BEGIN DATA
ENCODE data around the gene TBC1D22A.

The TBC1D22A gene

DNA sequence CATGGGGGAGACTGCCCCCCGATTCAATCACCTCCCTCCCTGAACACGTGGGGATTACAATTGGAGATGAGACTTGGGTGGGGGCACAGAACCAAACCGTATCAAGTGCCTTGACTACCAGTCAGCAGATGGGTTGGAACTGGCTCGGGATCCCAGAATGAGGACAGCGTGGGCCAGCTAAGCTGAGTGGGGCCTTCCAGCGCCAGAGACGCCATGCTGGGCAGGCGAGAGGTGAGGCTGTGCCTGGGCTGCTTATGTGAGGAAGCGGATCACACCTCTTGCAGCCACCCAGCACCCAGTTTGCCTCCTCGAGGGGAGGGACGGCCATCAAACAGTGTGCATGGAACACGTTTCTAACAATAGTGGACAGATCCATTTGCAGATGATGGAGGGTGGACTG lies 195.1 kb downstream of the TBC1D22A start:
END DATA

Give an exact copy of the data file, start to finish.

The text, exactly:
ENCODE data around the gene TBC1D22A.

The TBC1D22A gene

DNA sequence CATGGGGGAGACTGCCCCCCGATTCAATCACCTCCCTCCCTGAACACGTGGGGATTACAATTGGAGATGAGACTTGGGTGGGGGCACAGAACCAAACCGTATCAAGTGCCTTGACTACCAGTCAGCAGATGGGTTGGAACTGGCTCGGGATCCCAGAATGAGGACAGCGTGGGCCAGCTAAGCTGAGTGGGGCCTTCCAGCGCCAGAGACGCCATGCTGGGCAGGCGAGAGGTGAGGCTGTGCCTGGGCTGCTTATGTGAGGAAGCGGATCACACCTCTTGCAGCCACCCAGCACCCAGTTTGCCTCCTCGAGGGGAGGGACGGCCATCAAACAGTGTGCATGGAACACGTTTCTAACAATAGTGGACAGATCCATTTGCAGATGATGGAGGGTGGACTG lies 195.1 kb downstream of the TBC1D22A start: